Let’s face it – Change is scary. America now has a new President-elect swept to victory on a wave of change. Those on the winning side are anxious to implement a new agenda, but are also wary of the movement being diluted by political cowardice. The losers, however, are struggling to retain their composure as they imagine all variety of horror that awaits.
Speaking of losers, the most notorious amongst them are pundits like Rush Limbaugh, Sean Hannity, Bill O’Reilly, etc. Their losses are not confined to being on the wrong side of public opinion in the recently concluded election. They are also losing listeners and viewers who are rapidly awakening to the dishonesty and hostility wafting through the conservative media’s airwaves. Fox News, once a runaway leader in cable news networks, is now threatened by upstart MSNBC, who has emerged as a surging second place competitor, and even beats Fox with some frequency. Radio’s problems are much deeper, facing stiffer competition from television and new media.
The response to this changing marketplace, however, is not to retool the product and search for new ways to connect with an audience. The tunnel vision of right-wingers like those at Fox is inhibiting self-awareness and ironically gaining fans amongst liberals who are happy to see them shrinking their own audience. Harold Meyerson at the Washington Post observes what he calls “the Palinization” of the Republican Party:
“During the campaign just completed, you guys focused on Barack Obama’s allegedly Muslim and alien roots and socialist ideology; meanwhile, in the real world, unemployment rose, foreclosures soared and Wall Street went flooey [...] And the way your flock sees it, the modifications that Republicans need to make to become competitive again in American politics — acknowledging a need for state intervention to make the economy work, backing off the primitive religiosity, embracing a more tolerant pluralism — amount to nothing less than heresy.”
In a feat of denial, though, the conservative punditry is barreling headlong into a campaign of fear-mongering and frightful tales of censorship. They believe, and hope to persuade others, that Barack Obama and the Democratic Congress are surreptitiously plotting to reinstate the dreaded Fairness Doctrine that their hero, Ronald Reagan, vanquished 20 years ago. Should that happen, they say, their little ideological monopoly of the air will come crashing down. The main problem with their scare tactic is that there is neither substance nor truth in it.
Stephanie Mencimer has nicely summarized the situation for Mother Jones Magazine:
“In 2005, Rep. Maurice Hinchey (D-N.Y.) introduced legislation to bring back the doctrine. Conservatives dubbed the measure the “Hush Rush” bill. Then last year, Sen. Richard Durbin (D-Ill.) said publicly that he thought the Fairness Doctrine should be revived, and Sen. Dianne Feinstein (D-Calif.), after noting that talk radio was overwhelmingly conservative, suggested that Congress hold hearings on the political imbalance [...] But Hinchey’s bill went nowhere, Feinstein never held hearings, and the issue died down after President Bush in March threatened to veto any attempt to revive the Fairness Doctrine.”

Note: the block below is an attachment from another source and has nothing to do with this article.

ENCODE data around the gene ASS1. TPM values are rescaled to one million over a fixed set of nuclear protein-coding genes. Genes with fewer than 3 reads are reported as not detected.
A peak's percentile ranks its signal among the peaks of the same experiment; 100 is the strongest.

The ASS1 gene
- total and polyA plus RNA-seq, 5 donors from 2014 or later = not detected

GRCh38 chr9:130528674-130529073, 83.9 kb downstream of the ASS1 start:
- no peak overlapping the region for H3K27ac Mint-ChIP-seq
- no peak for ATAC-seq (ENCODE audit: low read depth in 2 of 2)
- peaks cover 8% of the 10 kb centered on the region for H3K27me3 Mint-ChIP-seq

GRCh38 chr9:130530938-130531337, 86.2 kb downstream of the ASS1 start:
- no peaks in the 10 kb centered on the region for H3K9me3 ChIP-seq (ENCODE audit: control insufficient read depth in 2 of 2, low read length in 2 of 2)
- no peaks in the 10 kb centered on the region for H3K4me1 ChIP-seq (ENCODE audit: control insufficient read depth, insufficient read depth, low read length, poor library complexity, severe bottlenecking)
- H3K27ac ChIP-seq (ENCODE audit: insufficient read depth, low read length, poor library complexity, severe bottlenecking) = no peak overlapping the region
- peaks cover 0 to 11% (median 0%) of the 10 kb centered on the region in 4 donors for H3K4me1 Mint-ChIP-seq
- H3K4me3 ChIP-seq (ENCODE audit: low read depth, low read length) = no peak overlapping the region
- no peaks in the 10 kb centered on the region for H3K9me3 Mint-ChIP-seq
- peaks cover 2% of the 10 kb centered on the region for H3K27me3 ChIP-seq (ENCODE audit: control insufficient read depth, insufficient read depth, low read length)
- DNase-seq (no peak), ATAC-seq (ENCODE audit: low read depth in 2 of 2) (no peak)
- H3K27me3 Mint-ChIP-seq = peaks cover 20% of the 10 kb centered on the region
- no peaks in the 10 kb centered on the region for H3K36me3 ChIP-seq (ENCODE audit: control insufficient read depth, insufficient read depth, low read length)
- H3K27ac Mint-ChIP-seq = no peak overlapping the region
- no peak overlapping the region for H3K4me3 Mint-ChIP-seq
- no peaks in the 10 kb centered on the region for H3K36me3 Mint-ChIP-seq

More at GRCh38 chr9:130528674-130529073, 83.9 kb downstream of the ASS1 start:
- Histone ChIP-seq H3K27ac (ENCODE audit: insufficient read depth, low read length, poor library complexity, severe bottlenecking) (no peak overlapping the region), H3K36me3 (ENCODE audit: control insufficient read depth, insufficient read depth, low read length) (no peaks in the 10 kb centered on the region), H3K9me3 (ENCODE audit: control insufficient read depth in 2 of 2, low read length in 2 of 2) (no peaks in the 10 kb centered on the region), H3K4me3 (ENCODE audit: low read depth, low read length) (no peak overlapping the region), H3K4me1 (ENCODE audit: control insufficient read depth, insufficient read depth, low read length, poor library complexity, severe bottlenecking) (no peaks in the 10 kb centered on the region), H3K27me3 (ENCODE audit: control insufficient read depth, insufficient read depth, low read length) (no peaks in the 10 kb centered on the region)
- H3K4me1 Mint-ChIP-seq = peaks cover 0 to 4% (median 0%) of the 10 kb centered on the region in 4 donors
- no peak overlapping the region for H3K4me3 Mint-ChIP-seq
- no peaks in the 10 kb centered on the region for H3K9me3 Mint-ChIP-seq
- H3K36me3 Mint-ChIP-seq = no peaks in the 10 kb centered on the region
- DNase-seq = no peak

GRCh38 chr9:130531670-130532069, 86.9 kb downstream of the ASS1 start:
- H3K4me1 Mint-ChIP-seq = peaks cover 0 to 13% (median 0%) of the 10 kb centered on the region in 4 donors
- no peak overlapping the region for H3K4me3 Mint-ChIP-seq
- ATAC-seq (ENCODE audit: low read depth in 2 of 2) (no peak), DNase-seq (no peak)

What’s more, Obama has explicitly stated his opposition to the Doctrine on multiple occasions. That hasn’t stopped rightist enterprises like the National Review, the Center for Individual Freedom, and WorldNetDaily from spreading fabricated stories about conservative voices being kicked off the air. The prospect of this happening is not only false, but pointless. As Mencimer notes, the territory allegedly being fought over has been declining in value for years:
“Conservative talk-radio hosts love to position themselves as the victims of liberal media conspiracies, and the Fairness Doctrine gambit certainly fits the bill. But there is little substance behind the overheated rhetoric. Most Democrats have little interest in a big legislative fight over government regulation of the ever-shrinking sphere of broadcast media.”
And Obama recognizes this himself:
“He considers this debate to be a distraction from the conversation we should be having about opening up the airwaves and modern communications to as many diverse viewpoints as possible. That is why Sen. Obama supports media-ownership caps, network neutrality, public broadcasting, as well as increasing minority ownership of broadcasting and print outlets.”
Obama’s position correctly describes the field of battle as encompassing issues of corporate consolidation, diversity, independence, and open access to new media. Let conservatives whine about imaginary assaults on their dying medium. They can have it. And if they want to shiver in the shadows, pretending that rabid liberals are coming after them, that’s their prerogative.
Like I said above – Change is scary. But it is also necessary. The media world is changing whether we like it or not (we like it). If effective media reform is implemented, the problems facing progressives (and conservatives for that matter) will work themselves out. If ownership caps are enforced, more diverse voices will have access to the airwaves. If anti-trust law is enforced, more independence will be exercised by commercial media. Support for network neutrality and public broadcasting will provide opportunities for alternative media.
That’s what reform is about. That’s what change is about. It’s only scary if your melded to outmoded technology and institutions that profit from corporate domination and propaganda minded government agencies.